The sound of one Mind—applauding you

It's so easy to become content with the way things are. We tend to define ourselves in ways that allow our lives to go on without much risk of change. Major personal growth often does not happen until some kind of challenge forces us to go deeper, to drastically change the way we view ourselves and the world we live in—maybe even how we view God and our relationship to Him.

That was certainly true for me about ten years ago. I was on the board of a local symphony in Hawaii that appeared to be on the edge of extinction. Not only was the symphony in debt, but an organization that was designed to present beautiful music was producing only discord in its internal operations. And the public was unhappy because an entire season had to be canceled—the musicians and management were unable to reach accord on a new labor agreement.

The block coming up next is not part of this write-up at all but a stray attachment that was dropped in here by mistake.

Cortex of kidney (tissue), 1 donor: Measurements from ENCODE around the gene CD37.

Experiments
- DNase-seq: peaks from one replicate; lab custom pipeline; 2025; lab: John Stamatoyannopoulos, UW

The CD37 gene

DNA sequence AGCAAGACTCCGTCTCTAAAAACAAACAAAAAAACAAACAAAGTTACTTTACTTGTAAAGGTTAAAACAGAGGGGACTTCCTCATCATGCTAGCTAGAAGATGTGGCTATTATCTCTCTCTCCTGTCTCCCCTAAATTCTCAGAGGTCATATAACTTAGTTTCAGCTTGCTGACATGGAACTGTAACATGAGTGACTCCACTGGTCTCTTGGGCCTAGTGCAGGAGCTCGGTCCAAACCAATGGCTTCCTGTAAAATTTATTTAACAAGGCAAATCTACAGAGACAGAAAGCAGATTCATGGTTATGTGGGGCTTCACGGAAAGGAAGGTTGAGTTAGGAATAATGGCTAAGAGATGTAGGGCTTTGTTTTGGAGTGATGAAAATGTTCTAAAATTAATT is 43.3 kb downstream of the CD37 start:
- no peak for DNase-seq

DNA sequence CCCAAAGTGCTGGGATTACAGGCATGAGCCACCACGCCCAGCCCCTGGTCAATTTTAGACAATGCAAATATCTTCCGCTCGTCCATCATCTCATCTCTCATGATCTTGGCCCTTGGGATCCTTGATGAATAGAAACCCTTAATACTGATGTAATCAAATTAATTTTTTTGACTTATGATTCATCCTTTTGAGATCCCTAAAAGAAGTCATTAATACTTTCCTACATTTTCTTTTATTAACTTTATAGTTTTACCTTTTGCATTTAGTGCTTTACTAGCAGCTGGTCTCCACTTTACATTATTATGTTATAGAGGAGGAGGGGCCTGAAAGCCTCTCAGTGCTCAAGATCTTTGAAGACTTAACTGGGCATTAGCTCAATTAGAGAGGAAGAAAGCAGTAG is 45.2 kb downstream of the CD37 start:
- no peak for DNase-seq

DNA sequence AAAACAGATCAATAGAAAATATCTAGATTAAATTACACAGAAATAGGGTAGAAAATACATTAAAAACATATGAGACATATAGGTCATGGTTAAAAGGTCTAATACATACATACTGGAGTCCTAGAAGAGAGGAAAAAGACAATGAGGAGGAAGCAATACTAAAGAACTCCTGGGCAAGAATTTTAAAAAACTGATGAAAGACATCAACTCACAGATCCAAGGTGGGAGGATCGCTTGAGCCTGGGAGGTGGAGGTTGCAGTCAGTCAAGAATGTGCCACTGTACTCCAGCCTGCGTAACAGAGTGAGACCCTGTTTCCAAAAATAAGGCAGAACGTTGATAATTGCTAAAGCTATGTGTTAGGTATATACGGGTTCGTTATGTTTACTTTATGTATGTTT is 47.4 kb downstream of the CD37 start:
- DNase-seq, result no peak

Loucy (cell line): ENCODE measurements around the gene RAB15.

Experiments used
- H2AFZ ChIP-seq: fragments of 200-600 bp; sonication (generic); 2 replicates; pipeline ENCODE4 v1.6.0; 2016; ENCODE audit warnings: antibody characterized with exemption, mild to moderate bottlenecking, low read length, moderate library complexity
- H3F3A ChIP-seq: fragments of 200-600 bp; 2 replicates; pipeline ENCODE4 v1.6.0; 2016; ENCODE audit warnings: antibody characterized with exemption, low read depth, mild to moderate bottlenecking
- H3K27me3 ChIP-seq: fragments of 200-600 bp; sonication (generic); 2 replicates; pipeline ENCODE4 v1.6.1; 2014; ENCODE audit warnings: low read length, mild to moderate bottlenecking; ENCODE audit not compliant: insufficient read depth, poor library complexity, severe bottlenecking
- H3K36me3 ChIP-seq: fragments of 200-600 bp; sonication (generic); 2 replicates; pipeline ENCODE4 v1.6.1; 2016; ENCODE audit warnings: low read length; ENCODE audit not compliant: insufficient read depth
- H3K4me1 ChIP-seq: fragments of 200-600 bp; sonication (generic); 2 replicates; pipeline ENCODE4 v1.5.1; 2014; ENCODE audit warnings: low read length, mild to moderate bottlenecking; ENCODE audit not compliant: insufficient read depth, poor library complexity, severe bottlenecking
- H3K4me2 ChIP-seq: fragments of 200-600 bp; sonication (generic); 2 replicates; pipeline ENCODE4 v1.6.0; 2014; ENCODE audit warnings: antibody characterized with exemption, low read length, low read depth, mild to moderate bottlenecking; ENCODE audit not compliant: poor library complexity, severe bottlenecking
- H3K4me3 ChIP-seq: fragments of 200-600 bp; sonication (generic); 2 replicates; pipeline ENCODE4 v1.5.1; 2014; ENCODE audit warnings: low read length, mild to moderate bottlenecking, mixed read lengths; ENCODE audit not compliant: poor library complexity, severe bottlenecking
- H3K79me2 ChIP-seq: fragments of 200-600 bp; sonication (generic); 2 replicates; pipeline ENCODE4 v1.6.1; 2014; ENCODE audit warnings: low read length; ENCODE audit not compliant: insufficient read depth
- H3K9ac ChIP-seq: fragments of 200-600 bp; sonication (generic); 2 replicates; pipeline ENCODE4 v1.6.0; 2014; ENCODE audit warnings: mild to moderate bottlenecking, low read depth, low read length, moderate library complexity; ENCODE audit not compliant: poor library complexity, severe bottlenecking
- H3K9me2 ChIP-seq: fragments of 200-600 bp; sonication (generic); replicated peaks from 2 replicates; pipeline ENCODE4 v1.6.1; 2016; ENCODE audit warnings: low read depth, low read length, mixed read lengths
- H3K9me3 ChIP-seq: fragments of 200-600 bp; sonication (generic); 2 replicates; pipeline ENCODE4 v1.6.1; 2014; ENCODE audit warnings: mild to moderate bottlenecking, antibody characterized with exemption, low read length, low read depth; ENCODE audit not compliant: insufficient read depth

As a Christian Scientist, I was familiar with the concept that harmony exists right where we may be seeing nothing but discord, because God creates only what is like His own all-good nature. Yet in the case of our symphony orchestra, it wasn't always easy for me to see beyond the conflict and discomfort to that higher order and reality. It took a major change in my thinking, and my willingness to get involved.

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April 4, 2005

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